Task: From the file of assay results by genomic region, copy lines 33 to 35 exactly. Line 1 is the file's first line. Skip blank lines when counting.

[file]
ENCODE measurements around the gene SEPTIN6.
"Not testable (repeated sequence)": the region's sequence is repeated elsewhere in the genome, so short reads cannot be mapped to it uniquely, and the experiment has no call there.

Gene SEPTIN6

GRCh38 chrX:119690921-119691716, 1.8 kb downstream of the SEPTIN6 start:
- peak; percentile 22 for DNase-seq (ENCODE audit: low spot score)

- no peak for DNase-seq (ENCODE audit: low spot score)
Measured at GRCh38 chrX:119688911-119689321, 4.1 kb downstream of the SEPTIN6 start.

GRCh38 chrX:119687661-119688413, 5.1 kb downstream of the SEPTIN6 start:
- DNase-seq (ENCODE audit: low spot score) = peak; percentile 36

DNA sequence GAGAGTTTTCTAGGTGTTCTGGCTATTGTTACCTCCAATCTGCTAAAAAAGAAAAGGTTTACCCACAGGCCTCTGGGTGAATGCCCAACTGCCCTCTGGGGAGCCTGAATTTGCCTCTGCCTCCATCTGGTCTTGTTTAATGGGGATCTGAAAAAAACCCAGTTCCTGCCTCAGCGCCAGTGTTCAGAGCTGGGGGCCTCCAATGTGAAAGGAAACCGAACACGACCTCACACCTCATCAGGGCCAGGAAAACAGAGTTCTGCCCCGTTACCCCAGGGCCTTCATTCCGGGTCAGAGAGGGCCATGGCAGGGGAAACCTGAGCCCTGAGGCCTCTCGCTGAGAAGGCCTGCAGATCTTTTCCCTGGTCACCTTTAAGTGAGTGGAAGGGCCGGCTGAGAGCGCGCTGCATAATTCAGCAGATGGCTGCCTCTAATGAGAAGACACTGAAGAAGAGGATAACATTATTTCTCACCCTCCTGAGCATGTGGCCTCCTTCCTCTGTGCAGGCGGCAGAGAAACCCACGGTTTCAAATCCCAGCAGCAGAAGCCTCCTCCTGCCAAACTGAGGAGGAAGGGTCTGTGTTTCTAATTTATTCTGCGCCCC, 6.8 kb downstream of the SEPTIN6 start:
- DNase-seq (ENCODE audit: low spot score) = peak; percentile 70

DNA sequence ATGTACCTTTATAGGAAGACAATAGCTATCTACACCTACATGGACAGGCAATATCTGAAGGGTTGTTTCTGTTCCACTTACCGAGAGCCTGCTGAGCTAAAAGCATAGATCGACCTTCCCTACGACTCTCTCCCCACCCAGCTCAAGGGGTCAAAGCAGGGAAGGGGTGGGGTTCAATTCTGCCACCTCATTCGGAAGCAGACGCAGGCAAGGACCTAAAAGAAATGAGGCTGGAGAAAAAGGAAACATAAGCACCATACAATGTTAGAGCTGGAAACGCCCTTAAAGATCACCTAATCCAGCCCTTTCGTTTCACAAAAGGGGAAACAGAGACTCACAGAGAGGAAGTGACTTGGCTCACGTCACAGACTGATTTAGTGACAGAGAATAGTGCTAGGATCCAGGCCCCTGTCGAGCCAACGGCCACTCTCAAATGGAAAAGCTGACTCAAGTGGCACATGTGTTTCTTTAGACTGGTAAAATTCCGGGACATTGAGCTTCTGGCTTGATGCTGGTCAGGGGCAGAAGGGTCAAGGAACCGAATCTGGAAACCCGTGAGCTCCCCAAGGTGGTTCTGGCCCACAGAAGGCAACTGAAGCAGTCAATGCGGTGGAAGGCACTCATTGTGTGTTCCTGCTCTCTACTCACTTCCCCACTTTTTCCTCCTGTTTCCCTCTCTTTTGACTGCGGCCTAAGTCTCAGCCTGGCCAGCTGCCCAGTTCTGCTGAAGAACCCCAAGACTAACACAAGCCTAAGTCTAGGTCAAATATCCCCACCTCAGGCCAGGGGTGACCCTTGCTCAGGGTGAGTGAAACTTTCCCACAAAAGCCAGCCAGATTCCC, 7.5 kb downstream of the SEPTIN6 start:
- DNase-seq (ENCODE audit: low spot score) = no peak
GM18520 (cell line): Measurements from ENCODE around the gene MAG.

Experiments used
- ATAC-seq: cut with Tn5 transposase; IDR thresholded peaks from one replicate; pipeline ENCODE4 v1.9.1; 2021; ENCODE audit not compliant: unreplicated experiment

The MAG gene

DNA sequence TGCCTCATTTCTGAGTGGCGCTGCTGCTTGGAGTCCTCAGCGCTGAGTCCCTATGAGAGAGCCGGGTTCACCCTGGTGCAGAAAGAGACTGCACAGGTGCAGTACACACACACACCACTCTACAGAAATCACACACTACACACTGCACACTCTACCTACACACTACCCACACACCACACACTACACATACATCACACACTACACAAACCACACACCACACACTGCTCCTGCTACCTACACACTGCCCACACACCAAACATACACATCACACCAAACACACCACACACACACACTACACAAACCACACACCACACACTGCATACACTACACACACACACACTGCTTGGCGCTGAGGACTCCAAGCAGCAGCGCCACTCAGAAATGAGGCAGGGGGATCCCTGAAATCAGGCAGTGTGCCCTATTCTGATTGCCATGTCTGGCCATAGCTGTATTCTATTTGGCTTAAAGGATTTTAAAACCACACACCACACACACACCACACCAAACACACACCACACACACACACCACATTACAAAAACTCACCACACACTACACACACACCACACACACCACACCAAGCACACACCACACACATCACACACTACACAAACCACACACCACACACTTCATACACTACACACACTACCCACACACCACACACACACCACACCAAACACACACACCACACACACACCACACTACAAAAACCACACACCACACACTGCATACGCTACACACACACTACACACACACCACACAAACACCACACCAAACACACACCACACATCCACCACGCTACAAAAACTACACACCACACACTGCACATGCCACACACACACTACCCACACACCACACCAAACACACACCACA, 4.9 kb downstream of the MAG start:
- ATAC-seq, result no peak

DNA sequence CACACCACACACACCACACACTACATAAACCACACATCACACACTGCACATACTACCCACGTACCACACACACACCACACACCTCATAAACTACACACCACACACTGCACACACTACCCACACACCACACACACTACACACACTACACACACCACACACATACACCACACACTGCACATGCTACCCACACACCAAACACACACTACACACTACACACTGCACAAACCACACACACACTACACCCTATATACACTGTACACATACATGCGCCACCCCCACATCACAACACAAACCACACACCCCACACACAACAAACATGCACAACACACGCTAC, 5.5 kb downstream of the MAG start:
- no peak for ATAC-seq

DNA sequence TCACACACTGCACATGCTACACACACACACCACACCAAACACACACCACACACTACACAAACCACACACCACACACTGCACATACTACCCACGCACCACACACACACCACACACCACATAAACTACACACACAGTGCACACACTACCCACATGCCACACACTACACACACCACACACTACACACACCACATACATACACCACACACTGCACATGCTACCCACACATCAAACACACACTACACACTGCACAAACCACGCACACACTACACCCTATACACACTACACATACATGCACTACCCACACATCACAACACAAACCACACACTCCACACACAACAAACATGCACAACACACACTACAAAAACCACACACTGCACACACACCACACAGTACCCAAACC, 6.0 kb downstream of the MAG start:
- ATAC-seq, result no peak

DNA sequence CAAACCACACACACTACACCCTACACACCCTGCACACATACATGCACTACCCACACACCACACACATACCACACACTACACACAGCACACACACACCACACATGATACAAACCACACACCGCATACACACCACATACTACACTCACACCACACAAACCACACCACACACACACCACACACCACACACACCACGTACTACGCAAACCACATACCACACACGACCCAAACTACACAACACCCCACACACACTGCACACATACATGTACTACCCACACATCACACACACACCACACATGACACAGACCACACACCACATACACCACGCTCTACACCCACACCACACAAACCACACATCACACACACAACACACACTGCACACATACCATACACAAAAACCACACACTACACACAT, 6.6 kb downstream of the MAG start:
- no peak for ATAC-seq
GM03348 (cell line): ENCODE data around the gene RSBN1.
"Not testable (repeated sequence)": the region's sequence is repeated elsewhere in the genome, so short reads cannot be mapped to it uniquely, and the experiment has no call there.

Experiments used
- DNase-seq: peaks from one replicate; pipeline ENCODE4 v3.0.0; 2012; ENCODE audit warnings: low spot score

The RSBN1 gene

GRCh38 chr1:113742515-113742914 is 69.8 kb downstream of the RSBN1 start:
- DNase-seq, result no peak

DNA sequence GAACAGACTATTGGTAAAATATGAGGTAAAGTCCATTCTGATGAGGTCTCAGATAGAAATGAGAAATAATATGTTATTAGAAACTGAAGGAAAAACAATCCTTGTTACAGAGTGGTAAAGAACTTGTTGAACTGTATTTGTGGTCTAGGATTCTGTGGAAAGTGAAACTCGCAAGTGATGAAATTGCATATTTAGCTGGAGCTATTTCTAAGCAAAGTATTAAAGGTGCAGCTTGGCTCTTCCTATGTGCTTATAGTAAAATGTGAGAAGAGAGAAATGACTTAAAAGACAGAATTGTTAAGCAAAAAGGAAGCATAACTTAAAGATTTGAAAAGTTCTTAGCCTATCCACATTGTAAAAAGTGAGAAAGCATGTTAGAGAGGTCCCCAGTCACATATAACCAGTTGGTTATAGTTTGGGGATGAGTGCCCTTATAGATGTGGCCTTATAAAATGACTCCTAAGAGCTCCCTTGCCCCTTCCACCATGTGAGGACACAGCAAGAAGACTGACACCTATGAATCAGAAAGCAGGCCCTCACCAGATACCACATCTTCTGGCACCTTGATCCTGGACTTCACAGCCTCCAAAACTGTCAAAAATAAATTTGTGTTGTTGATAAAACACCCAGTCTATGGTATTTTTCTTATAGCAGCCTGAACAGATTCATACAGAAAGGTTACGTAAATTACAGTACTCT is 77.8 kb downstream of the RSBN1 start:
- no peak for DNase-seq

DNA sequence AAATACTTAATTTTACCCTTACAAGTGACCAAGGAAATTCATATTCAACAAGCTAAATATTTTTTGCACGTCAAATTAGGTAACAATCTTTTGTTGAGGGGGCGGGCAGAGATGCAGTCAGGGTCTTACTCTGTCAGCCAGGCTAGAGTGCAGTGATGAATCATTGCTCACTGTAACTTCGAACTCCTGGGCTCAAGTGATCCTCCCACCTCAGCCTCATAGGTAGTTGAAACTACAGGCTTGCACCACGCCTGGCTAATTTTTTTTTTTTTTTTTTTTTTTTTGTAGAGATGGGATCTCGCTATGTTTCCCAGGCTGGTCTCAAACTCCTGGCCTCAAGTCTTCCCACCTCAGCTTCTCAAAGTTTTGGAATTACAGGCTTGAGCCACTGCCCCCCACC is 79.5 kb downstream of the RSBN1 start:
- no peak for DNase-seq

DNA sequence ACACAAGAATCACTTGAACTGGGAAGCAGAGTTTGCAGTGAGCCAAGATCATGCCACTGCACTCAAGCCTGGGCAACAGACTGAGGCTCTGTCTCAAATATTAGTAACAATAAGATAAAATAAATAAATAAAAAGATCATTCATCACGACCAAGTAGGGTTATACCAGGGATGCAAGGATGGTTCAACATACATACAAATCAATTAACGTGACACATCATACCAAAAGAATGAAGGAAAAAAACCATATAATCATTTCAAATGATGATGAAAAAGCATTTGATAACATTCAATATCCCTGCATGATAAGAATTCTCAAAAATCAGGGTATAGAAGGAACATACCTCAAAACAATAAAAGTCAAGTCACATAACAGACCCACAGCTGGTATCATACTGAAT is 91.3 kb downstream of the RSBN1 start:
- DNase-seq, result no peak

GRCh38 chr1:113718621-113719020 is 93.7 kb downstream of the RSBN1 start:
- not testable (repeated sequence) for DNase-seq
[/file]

DNA sequence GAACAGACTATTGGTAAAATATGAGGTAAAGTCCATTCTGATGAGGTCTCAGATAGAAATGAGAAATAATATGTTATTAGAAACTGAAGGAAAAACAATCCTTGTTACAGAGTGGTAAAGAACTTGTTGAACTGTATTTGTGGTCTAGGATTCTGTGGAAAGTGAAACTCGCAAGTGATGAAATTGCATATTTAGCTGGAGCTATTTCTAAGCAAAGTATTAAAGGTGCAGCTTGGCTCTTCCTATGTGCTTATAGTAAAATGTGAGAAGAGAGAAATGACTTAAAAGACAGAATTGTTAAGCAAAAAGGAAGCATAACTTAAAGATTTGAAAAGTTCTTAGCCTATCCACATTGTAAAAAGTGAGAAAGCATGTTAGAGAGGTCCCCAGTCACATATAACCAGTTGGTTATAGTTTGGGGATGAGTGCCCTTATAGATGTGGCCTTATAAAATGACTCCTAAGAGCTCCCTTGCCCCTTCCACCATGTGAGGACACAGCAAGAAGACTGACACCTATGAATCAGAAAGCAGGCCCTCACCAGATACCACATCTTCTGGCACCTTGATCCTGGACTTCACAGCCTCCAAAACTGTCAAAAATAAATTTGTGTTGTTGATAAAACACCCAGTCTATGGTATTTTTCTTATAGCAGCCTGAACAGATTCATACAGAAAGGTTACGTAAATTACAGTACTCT is 77.8 kb downstream of the RSBN1 start:
- no peak for DNase-seq

DNA sequence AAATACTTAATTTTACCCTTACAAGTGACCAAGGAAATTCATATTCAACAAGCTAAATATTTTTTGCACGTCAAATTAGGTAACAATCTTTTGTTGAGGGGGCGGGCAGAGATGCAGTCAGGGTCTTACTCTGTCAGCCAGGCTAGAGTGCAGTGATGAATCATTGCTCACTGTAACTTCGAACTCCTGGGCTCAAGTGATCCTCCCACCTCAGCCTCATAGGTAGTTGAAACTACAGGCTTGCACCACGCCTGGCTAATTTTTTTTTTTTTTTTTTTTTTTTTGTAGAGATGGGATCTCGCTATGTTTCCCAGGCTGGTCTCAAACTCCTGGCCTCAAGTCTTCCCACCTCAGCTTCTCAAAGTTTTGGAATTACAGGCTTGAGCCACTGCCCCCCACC is 79.5 kb downstream of the RSBN1 start: